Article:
7. In under 40 Minutes, France increased Asia’s attractiveness for Tech

On January 9, 2012, Eric Schmidt, the former CEO of Google who made a recent visit with Hollande this past Monday tweeted a New York Times article on China’s humble roots in technology. Patrick McGovern, the founder of the International Data Group, and investor of one of China’s most successful internet companies quipped, “When I went to China for the first time in 1978, I saw workers stringing together computer memories with sewing needles…there is another kind of innovation that results in constant improvement that we are not good at — and they are. Now innovation is accelerating, and in the future, patents on smartphones and tablets will be originated by the Chinese people.” If the best that can come out of the meeting with Eric Schmidt is billion dollar tax bargaining scheme, France is doomed for failure in tech relations.

8. French Presidents are allergic to Google

Sarkozy wanted Google to pay more taxes, too. Nicolas Sarkozy, now enjoying a retreat from the political spotlight, drafted unfruitful plans on a taxation project for Google. Jacques Chirac launched a “Quaero” internet search engine that could compete with the US. Do you use Quaero?

9. The French bill is about fairness

The French bill is about FairnessMinister of Digital Commerce, Fleur Pellerin, Prime Minister Jean-Marc Ayrault, Minister of Culture and Communication, Aurélie Flippetti, are currently drafting a bill to work alongside the press and search engines that will reach fair and negotiable remuneration indices for online content. However in achieving fairness is this just another means of administering internet justice? Echoing the words of Carlos Castilho, a Brazilian media pundit of Observatorio da Imprensa, “news is everywhere today and to surround it with walls of copyrights is like trying to dry ice.”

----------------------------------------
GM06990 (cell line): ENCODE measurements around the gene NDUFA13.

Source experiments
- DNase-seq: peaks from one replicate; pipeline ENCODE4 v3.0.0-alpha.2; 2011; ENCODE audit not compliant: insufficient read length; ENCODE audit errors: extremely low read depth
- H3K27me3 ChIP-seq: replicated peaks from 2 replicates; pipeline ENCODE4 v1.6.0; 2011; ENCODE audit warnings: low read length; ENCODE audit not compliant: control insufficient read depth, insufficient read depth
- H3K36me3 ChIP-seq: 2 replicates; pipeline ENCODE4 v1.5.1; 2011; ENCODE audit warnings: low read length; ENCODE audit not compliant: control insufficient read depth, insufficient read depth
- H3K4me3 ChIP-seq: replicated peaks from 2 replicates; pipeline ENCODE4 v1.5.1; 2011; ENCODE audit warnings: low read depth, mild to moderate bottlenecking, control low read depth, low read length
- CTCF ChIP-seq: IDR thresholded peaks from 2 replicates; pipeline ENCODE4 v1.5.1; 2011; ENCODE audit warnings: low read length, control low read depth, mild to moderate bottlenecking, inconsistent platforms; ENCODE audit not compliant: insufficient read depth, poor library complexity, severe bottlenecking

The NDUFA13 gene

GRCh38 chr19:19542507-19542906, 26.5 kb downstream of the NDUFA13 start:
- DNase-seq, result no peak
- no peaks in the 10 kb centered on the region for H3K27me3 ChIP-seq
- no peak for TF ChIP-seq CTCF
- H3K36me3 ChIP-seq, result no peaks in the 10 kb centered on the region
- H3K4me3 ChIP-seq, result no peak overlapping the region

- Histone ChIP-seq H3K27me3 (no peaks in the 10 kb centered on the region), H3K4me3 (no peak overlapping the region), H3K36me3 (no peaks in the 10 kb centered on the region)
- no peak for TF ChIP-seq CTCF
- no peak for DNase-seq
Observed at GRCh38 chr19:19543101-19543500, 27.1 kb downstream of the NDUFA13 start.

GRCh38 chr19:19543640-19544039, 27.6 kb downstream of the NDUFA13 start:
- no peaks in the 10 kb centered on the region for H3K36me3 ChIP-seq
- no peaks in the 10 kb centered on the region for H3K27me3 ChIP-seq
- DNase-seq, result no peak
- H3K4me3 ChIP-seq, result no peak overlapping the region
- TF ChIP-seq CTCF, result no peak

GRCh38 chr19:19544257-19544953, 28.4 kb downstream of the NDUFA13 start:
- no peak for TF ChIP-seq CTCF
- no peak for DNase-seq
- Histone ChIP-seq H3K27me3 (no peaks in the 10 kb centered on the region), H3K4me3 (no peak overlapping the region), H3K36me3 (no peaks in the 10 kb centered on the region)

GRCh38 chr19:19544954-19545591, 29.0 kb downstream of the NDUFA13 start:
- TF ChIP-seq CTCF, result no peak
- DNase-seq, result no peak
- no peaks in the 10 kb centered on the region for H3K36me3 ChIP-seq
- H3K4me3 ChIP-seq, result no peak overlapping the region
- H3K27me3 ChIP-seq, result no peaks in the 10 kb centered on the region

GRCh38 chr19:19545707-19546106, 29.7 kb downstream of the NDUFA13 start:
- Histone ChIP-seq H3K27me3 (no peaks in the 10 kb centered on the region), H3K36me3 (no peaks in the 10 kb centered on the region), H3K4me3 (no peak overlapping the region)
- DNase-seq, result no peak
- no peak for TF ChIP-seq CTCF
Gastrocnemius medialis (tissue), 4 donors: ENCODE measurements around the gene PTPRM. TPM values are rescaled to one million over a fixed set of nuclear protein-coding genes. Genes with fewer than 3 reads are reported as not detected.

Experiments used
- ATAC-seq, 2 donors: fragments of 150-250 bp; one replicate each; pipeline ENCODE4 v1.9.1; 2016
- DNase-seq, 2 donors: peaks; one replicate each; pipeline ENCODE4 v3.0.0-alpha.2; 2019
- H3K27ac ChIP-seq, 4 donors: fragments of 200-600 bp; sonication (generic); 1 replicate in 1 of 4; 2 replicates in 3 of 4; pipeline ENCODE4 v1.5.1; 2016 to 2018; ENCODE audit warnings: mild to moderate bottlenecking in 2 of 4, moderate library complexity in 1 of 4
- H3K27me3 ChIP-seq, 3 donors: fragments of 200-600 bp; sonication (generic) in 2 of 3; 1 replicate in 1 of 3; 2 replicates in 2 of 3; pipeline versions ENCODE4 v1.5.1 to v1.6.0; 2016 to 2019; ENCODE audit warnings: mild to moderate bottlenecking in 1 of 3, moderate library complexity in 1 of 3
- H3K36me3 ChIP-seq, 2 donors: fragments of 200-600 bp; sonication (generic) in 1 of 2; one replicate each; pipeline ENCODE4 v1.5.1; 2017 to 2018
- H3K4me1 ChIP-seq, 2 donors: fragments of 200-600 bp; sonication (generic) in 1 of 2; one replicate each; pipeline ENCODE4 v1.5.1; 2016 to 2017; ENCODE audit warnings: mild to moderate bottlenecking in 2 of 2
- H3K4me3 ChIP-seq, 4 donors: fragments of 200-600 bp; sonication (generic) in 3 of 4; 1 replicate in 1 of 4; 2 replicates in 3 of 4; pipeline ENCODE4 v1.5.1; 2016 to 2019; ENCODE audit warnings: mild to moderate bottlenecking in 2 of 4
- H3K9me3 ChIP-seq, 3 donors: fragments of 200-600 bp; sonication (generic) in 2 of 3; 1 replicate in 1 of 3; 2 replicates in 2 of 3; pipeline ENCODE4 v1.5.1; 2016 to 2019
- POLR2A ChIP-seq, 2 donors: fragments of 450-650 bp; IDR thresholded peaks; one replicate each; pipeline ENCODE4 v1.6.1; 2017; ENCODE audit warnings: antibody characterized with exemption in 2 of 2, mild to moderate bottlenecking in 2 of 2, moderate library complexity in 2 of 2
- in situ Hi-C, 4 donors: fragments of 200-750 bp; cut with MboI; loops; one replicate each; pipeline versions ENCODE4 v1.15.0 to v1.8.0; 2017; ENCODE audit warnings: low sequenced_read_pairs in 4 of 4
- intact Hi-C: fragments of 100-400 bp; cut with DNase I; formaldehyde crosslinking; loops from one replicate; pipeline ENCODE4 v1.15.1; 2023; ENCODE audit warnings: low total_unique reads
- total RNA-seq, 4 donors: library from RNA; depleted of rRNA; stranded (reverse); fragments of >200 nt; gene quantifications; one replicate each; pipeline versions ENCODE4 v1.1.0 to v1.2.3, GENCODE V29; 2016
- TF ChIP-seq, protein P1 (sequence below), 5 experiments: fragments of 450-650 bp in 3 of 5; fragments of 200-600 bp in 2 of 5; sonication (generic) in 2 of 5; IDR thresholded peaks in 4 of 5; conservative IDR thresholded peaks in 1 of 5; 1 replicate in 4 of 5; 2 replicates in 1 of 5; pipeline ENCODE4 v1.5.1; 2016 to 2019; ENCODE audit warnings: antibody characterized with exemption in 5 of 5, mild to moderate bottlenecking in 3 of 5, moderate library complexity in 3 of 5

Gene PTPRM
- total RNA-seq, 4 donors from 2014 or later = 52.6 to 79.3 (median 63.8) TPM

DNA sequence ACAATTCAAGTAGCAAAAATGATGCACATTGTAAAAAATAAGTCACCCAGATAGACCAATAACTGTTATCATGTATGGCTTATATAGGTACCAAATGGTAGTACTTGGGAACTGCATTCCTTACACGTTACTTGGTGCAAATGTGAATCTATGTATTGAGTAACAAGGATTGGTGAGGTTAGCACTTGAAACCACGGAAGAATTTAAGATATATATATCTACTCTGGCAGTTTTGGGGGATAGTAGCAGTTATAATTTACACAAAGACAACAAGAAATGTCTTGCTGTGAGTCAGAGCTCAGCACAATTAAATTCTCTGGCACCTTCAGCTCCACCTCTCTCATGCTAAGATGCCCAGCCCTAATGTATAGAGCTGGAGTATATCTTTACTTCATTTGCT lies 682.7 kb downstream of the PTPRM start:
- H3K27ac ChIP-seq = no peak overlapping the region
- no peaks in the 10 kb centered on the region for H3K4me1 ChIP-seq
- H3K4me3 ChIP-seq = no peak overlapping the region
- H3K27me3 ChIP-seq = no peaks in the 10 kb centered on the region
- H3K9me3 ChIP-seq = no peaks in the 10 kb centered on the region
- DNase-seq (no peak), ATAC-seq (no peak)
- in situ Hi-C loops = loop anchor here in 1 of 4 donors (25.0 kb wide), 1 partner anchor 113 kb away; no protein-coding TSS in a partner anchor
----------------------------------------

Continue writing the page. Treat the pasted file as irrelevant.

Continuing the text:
10. We don’t have internet IP law enforcement, yet

According to Business Insider, the Drudge Report is currently “one of the most successful and profitable digital media businesses on the planet.” The New York times, a credible news source that has a monthly subscription business model and thousands of staff and the Drudge report which runs on a modest-sized staff and an aggressive advertising business model, both accumulate between 14-17 million views per month. The Drudge report, similar to Google News, finds headlines, manipulates titles and organizes content. The success of the model is based on a symbiotic relationship between the digital media businesses that provide the content who then reap hundreds of thousands of viewers from Drudge’s effort to promote news stories. The current trend of Upworthy, Gawker, and other blogs is not to create media content but to curate it. Thus the France vs. Google debate unearths a pressing issue of digital journalism standards of advertising and intellectual property rights.
Chyi, H. I. & Lee, A. M. (2012). Theorizing online news consumption: A structural model
linking preference, use, and paying Intent. Paper presented at the 13th International Symposium on Online Journalism, Austin, TX, April 20-21, 2012.